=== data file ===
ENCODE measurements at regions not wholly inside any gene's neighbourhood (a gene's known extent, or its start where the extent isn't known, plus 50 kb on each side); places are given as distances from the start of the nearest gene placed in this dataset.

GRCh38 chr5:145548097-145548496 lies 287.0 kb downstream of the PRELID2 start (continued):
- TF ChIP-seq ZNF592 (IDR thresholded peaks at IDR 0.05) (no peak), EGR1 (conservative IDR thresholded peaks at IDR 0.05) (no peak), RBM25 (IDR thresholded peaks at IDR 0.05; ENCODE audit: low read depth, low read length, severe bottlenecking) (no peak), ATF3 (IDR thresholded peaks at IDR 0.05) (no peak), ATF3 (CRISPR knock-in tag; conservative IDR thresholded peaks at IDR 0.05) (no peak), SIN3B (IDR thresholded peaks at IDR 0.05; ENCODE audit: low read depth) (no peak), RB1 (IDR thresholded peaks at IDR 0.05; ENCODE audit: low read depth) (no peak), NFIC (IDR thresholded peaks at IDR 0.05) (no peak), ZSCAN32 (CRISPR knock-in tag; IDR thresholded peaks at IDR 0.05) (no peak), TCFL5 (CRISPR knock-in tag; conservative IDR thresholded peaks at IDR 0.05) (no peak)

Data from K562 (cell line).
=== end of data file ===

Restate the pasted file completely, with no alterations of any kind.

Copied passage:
ENCODE measurements at regions not wholly inside any gene's neighbourhood (a gene's known extent, or its start where the extent isn't known, plus 50 kb on each side); places are given as distances from the start of the nearest gene placed in this dataset.

GRCh38 chr5:145548097-145548496 lies 287.0 kb downstream of the PRELID2 start (continued):
- TF ChIP-seq ZNF592 (IDR thresholded peaks at IDR 0.05) (no peak), EGR1 (conservative IDR thresholded peaks at IDR 0.05) (no peak), RBM25 (IDR thresholded peaks at IDR 0.05; ENCODE audit: low read depth, low read length, severe bottlenecking) (no peak), ATF3 (IDR thresholded peaks at IDR 0.05) (no peak), ATF3 (CRISPR knock-in tag; conservative IDR thresholded peaks at IDR 0.05) (no peak), SIN3B (IDR thresholded peaks at IDR 0.05; ENCODE audit: low read depth) (no peak), RB1 (IDR thresholded peaks at IDR 0.05; ENCODE audit: low read depth) (no peak), NFIC (IDR thresholded peaks at IDR 0.05) (no peak), ZSCAN32 (CRISPR knock-in tag; IDR thresholded peaks at IDR 0.05) (no peak), TCFL5 (CRISPR knock-in tag; conservative IDR thresholded peaks at IDR 0.05) (no peak)

Data from K562 (cell line).